Steel Products

Leibowitz on Trade: What Happens Now to the WTO?

Written by Lewis Leibowitz

Trade attorney and Steel Market Update contributor Lewis Leibowitz offers the following update on events in Washington:

The world has grown accustomed to the World Trade Organization. A world without a means to settle disputes through negotiations or, if agreement is impossible, binding dispute resolution, is a hallmark of the WTO system.

From 1948 to 1994, the postwar trade order was handled by what was almost universally regarded as an inadequate dispute settlement system. Quite a few disputes went before the council of the General Agreement on Tariffs and Trade (GATT). But the decisions of those panels were not subject to appellate review and were not “binding” on GATT members. While some members implemented most or all of the decisions that did not go their way, many others did not. Even the members that did implement most or all of the decisions that went against them took their time doing it.

The Uruguay Round beefed up the dispute settlement system. It created a new Dispute Settlement Understanding with procedural rules and a process for appealing unfavorable decisions. It also allowed WTO members to impose import restrictions against other members that violated the rules and failed to change their practices even after decisions went against them.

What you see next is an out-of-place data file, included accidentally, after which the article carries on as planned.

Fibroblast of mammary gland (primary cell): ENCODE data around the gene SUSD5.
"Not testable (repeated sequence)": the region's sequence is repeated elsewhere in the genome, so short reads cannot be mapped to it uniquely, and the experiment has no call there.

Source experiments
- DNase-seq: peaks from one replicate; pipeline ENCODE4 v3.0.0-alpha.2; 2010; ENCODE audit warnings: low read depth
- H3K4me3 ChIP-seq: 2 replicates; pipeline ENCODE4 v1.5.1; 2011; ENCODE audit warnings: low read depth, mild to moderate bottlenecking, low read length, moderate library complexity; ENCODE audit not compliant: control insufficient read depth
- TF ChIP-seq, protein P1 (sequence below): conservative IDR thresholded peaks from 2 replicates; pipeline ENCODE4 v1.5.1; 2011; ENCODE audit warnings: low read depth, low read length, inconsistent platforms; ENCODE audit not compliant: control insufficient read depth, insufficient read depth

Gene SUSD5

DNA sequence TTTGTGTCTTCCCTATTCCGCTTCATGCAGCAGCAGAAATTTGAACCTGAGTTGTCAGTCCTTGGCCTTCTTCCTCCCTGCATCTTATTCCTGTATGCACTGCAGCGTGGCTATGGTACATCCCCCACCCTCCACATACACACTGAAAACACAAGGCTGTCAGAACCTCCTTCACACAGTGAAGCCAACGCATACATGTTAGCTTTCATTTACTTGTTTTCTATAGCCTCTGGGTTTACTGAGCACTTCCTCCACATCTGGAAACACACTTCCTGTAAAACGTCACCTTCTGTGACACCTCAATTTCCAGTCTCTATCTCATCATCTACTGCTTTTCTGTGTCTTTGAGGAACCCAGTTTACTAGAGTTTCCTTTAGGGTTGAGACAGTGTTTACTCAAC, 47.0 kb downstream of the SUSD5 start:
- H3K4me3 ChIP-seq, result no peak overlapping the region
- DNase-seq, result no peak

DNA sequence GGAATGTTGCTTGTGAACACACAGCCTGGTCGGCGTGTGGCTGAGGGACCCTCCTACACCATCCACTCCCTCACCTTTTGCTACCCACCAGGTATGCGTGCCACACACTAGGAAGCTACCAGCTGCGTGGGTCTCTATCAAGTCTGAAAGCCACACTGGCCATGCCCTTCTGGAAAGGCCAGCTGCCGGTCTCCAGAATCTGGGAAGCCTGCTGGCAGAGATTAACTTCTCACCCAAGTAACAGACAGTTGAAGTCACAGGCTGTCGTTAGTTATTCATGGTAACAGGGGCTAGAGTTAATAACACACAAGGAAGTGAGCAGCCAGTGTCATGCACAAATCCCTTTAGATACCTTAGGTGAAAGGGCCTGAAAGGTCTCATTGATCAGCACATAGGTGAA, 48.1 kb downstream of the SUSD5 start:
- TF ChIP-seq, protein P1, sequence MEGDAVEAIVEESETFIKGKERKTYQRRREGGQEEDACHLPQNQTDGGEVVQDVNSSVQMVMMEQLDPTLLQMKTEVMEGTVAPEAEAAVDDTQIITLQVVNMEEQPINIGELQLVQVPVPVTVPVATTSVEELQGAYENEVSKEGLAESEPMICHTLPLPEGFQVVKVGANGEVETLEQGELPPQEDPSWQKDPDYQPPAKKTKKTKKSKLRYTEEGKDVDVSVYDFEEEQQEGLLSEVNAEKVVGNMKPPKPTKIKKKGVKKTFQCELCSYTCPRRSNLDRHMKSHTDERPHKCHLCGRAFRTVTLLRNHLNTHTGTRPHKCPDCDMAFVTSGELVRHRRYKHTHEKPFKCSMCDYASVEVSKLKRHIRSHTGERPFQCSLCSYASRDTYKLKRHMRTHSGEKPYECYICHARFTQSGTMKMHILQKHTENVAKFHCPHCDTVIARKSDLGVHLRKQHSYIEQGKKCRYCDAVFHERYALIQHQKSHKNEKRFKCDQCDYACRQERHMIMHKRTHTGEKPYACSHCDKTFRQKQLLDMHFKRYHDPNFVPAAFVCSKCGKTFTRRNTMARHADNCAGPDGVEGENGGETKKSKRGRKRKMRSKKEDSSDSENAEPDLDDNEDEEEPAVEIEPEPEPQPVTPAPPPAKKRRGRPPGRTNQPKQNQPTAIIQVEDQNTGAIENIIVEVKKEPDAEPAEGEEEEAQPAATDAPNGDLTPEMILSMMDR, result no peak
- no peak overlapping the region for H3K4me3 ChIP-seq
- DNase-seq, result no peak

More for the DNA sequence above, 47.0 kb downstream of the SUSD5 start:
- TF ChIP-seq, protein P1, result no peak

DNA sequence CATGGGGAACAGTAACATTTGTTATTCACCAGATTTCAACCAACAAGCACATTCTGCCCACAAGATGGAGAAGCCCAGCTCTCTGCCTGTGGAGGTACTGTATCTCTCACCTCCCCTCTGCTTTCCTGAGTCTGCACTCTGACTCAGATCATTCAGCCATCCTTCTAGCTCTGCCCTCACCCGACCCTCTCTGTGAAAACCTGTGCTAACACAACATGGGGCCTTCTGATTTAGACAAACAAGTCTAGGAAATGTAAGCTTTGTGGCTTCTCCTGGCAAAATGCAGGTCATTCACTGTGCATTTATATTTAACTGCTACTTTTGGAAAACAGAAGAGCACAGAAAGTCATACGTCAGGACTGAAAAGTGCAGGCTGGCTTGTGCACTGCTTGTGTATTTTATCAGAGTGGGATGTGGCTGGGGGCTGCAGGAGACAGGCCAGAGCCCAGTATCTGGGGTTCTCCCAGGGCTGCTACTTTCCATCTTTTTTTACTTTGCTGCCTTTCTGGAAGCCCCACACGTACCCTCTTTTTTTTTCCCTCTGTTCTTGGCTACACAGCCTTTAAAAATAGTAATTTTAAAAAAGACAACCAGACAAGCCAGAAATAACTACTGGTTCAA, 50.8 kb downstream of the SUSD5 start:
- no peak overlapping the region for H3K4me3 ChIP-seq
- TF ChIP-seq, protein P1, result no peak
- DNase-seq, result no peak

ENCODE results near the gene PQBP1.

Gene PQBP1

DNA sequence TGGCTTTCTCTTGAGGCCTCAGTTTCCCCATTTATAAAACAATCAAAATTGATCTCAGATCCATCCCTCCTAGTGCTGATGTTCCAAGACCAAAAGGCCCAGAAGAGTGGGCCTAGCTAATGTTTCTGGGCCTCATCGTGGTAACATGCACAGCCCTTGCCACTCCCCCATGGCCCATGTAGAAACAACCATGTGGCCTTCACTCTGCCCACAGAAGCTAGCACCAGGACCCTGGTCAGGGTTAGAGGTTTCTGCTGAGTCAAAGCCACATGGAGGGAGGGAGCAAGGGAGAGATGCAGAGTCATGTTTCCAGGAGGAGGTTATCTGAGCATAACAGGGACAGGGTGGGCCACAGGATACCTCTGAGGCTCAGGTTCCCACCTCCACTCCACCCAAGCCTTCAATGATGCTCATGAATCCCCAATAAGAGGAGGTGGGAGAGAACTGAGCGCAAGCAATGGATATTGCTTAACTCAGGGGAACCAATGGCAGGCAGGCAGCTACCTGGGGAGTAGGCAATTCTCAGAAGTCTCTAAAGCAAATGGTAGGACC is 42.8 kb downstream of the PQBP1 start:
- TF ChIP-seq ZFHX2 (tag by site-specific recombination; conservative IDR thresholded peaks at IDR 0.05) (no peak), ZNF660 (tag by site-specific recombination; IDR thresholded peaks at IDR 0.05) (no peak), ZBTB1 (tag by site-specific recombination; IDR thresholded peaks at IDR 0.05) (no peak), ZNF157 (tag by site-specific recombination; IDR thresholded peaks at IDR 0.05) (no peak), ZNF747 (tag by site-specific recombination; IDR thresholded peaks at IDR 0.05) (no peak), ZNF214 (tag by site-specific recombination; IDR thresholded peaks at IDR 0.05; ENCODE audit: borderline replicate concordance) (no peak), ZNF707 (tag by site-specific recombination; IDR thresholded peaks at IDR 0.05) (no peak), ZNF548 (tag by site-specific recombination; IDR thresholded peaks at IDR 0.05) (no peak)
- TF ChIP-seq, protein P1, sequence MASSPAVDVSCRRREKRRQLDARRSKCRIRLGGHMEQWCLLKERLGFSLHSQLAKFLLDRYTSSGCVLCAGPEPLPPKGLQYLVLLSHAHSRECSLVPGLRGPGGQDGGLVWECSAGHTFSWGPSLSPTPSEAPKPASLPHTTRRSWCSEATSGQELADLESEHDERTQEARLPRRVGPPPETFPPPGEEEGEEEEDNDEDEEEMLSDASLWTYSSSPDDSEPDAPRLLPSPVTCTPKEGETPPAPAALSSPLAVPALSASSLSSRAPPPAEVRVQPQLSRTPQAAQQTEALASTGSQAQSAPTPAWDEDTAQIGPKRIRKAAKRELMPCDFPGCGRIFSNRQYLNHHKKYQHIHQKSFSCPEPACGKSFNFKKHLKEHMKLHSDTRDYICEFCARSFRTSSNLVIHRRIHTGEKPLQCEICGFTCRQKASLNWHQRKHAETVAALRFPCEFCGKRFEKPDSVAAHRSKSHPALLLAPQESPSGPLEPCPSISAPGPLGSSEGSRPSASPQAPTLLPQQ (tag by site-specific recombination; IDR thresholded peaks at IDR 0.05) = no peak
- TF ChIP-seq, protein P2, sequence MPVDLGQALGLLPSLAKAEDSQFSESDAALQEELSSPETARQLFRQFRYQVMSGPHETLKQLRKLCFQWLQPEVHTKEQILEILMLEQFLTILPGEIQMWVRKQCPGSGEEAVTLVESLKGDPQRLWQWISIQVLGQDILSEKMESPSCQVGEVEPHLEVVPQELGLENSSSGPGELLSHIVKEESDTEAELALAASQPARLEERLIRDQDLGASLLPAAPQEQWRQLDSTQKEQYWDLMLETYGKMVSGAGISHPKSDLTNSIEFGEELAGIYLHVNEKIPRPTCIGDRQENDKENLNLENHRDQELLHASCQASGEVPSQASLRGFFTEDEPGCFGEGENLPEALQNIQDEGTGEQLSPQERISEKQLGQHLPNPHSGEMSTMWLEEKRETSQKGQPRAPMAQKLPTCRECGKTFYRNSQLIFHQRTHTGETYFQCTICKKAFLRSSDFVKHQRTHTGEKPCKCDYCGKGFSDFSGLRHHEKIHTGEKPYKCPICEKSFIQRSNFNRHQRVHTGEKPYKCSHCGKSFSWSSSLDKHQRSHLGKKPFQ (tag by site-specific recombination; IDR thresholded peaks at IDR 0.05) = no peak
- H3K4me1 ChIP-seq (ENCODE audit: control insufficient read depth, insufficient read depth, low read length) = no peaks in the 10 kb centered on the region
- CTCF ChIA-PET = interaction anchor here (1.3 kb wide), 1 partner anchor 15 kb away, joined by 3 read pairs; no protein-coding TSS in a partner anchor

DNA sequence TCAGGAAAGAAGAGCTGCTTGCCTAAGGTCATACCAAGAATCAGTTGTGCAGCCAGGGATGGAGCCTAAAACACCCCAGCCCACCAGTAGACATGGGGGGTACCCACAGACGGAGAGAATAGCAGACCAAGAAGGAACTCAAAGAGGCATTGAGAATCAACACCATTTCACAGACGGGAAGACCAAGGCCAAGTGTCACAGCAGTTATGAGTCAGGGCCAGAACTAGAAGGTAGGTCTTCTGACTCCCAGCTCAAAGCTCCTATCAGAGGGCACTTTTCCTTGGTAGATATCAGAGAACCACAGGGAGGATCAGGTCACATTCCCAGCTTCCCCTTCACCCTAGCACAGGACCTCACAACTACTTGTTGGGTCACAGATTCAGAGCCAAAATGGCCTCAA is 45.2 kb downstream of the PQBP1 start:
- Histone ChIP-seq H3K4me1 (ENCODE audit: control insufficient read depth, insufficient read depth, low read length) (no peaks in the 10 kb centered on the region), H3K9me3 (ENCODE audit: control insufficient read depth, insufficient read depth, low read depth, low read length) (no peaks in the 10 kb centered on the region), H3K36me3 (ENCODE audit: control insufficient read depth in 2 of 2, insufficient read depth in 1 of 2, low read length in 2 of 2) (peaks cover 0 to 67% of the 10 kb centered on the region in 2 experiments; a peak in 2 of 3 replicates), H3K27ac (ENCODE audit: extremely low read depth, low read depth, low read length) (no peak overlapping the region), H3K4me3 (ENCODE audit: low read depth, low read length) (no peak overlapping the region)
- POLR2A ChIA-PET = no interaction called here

{loadposition reserved_message}

The United States has, for a number of years, complained that WTO panels (the first stage of the dispute resolution system) and the Appellate Body (the second and last stage) imposed obligations on the United States that it “never agreed to.” In other words, the U.S. is claiming that the WTO’s interpretations of the WTO agreements are wrong. It’s more accurate to say that the United States disagrees with these adverse WTO decisions, because the process of adjudicating disputes starts with analyzing the language of the agreements pertinent to the particular dispute.

Since 2017, the United States has refused to permit members of the seven-member Appellate Body to swear in new members. Next month, two of the remaining three members’ terms will expire. The Appellate Body will not be able to function. We are at the point where one of the fundamental reforms of the WTO system will literally expire.

What is going to replace it? There will surely be no end to disputes. The United States is the defendant in a large percentage of these cases, and it loses a lot of them, especially cases on “trade remedies,” antidumping and countervailing duties. The United States has a bunch of cases pending in which it is the plaintiff, including challenges to the “national security” Section 232 tariffs on steel and aluminum. Those cases will be decided by panels, but the appellate process as we know it won’t function. The cases will not be decided any time soon.

An important function of dispute settlement cases is to implement retaliation if the losing country fails to fix the violations found by the WTO. Gaining permission to impose retaliatory tariffs is a long and detailed process; and it should be, because the WTO is aimed at removing barriers to trade rather than erecting new ones. In perhaps the last official act of the Appellate Body on Nov. 1, it permitted the People’s Republic of China to impose tariffs on $3.6 billion in U.S. exports because the U.S. has failed to implement an adverse decision in a single dispute settlement case, known as DS471 (“United States — Certain Methodologies and their Application to Anti-Dumping Proceedings Involving China.”). Retaliation usually takes the form of increased tariffs. However, in the current trade war between the U.S. and China, more tariffs might not be China’s best approach.